Life During the Gold Rush: The Way People Live, Victoria Sherrow, Lucent Books, San Diego, CA 1998.
This book gives a good description of the California gold rush. It starts with the “forty-eighters” who arrived at the mines earlier than the rest. The author does not do a good job describing the Mormon involvement. She mostly said the Mormons in California left Utah and Brigham Young to come and look for gold; while in fact, the Mormons who were in California were here for other reasons, having immigrated with Sam Brannan, or been members of the Mormon Battalion, or having come on other overland journeys to California. The opposite was mostly true. The majority of the Mormons left California after mining that first year, and relocated to Utah and with the Mormons.
The author describes the sea route, and the land route. She then does an adequate job of describing camp life. She also talks about treatment of minority minors—including those coming from other countries, as well as the treatment of Native Americans. In both this areas, the people in California were less than honorable. Thinking only of themselves the murdered many native Americans, often with government support and encouragement. Also they were able to have enacted a foreign worker tax of $20 a month. It did not matter that the Californios were here before the Americans. They too were considered outsiders.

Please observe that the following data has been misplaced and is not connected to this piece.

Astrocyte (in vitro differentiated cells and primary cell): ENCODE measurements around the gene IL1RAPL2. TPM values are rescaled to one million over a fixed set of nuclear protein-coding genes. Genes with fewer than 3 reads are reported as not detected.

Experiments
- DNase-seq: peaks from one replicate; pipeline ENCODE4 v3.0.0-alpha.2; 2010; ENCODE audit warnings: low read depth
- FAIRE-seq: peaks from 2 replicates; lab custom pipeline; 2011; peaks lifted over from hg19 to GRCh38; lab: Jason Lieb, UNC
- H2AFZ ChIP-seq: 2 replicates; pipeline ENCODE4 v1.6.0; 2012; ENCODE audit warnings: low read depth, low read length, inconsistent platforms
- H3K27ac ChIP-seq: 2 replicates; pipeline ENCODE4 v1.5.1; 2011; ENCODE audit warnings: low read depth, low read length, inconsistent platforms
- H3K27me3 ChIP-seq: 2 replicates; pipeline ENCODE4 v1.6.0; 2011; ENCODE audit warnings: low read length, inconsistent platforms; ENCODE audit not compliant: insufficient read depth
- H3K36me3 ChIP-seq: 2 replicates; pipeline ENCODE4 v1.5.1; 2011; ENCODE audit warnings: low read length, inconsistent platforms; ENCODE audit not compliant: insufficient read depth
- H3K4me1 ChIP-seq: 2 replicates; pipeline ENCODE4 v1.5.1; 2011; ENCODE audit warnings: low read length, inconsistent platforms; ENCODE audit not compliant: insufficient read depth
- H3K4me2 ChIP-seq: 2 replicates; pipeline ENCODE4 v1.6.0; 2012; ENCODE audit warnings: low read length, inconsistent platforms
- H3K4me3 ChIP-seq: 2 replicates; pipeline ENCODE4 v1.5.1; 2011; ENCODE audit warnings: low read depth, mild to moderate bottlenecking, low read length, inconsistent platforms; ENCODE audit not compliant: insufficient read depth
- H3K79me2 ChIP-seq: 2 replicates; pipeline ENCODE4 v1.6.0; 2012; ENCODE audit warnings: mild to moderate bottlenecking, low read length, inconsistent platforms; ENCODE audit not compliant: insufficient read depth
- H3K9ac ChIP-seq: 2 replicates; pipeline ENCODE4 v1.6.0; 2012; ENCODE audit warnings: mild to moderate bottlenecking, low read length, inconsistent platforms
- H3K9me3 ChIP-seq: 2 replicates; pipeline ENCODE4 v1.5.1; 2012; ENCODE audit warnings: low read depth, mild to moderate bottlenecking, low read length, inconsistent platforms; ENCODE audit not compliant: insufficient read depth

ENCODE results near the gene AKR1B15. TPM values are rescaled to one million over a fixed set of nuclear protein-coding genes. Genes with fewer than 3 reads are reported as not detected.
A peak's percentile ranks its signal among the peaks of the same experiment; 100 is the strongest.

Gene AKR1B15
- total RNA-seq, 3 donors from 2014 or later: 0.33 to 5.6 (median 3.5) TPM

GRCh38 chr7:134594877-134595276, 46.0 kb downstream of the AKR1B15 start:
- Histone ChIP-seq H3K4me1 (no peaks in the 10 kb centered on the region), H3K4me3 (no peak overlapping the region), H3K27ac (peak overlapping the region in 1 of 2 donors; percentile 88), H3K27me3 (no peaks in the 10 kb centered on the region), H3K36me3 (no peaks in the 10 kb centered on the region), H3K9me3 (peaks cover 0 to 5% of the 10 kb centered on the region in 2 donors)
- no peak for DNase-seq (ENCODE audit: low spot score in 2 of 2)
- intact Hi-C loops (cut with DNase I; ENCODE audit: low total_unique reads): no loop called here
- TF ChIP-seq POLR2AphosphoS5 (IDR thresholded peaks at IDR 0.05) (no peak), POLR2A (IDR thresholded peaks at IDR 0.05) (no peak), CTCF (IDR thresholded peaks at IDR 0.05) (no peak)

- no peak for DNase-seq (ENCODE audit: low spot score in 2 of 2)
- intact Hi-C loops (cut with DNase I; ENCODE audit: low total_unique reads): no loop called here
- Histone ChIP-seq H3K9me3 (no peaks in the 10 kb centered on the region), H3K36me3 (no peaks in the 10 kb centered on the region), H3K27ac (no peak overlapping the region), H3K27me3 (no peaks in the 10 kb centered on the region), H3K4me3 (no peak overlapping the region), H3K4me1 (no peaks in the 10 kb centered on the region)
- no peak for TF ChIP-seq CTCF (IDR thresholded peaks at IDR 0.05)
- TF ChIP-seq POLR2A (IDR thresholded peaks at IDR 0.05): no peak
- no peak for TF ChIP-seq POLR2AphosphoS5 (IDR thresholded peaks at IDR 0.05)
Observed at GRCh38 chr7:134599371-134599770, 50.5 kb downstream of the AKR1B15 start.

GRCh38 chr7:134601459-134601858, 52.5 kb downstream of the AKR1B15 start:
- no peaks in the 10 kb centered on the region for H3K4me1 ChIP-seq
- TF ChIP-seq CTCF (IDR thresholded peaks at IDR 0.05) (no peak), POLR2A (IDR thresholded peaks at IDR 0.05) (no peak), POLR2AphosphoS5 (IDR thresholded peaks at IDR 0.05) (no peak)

The author describes the growth of San Francisco; again without mentioning the Mormons, Sam Brannan or the members of the Ship Brooklyn company who had a significant role in 1846. What is impressive is the rapid growth which came to California as a result of the rush. The population growth was 400 percent in 10 years, and caused some significant growing pains.